Low-fee private schools are a hot topic in educational research. What happens when public schooling is provided by for-profit companies that charge families monthly user fees? What happens when those companies receive government funds? Researchers around the world have been exploring various issues around for-profit public schooling.
One company has been of particular interest. Bridge International Academies operates schools in Africa and Asia and is supported by people such as Bill Gates and Mark Zukerburg. Bridge International uses a standard curriculum that is read off of a tablet computer. This low-cost model of schooling relies on paying small wages to instructors, who simply read the curriculum, and fees paid by students to attend (or government subsidies). This type of schooling can be extremely profitable when delivered to scale. In the most extreme case, in Liberia, the Ministry of education is trying to outsource its entire primary education system to Bridge International.
Given Bridge international’s work, it’s no wonder that researchers are interested in exploring what’s happening at the policy level and at the school level when it comes to low-fee private schools.
In May this year, Canadian Researcher Curtis Riep was in Uganda researching Bridge International’s work. At one of his meetings, held at a local café, he was arrested for impersonation and criminal trespass
ing while collecting data. These charges were later proven to be baseless and he was released and not charged (see image on right).
The interesting thing, however, is that Bridge International seems to have played a role in Curtis’ arrest. Before he was arrested, for instance, Bridge International took out a public notice in New Vision, a local newspaper (see image below), warning the general public of Dr. Riep’s presence.
My guest today takes us through this odd case and explores the larger issues around Bridge International. Angelo Gavrielatos is a project director at Education International, the Global federation of teacher unions and the organization that funded Curtis Riep’s research.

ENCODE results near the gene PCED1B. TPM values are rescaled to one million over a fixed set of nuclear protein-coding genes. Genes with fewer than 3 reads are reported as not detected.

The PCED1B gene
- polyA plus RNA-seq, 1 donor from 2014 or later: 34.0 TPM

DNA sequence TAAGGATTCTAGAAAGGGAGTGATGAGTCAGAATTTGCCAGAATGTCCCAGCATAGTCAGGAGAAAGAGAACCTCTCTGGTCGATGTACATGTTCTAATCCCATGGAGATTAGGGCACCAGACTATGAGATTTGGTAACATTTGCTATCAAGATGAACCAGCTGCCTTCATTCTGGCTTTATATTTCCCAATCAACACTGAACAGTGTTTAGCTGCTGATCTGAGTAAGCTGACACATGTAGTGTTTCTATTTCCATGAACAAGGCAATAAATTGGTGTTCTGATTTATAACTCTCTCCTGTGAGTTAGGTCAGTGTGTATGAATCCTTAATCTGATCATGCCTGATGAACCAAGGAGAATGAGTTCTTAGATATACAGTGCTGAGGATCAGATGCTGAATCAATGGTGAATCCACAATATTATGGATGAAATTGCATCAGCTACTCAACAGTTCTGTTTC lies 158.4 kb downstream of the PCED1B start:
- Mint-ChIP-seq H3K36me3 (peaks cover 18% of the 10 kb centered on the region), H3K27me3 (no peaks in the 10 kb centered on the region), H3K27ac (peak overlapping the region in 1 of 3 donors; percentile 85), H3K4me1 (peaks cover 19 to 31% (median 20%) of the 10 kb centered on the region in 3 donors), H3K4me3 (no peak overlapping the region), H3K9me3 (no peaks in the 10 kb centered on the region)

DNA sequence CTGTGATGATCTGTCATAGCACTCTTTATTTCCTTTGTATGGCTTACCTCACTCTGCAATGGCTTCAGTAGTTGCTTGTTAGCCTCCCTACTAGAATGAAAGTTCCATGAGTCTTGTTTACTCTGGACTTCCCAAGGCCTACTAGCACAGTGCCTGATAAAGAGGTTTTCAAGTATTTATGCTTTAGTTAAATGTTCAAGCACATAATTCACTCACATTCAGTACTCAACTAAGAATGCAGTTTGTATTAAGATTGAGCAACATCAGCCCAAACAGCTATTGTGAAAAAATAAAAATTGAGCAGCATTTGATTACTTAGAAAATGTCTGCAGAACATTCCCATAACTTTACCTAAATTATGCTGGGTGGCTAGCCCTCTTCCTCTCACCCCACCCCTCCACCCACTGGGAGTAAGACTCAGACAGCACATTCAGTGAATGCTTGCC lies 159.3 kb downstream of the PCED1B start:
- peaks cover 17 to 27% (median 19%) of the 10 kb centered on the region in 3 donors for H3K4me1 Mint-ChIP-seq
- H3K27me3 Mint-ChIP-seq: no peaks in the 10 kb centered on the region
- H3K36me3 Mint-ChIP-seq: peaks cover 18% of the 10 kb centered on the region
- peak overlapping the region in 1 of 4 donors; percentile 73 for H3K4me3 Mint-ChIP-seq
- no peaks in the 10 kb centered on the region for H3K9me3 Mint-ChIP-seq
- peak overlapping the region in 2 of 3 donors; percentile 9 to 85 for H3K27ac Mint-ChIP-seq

After recording the show with Angelo, new developments unfolded in Uganda. Below the fold, you can read the latest updates.
The Ugandan ministry of education has recently closed many schools that did not meet minimum standards, including schools operated by Bridge International. Although the connection between Curtis Riep’s research and the recent closures are unknown, these events suggest Curtis was likely on to something important:
Bridge International Academies appears to be losing its foothold in Uganda following a government decision to close 87 for-profit primary schools, including those belonging to Bridge, after failing to comply with minimum standards and regulations. (Link)
UPATE: The research Curtis was working on has finally been published. From Education International’s (EI’s) press release:
EI’s analysis of Bridge’s curriculum and pedagogy reveals serious implications for teachers and students that fundamentally alters the nature and practice of education itself. The company has created a business plan based on strict standardisations, automated technology, cheap school structures, and internet-enabled devices that are used to carry out all instructional and non-instructional activities that make up an education system.
You can download the full report here.
Citation: Gavrielatos, Angelo, interview with Will Brehm, FreshEd, 36, podcast audio, August 8, 2016. https://www.freshedpodcast.com/angelogavrielatos/
Transcript, translation, and resources: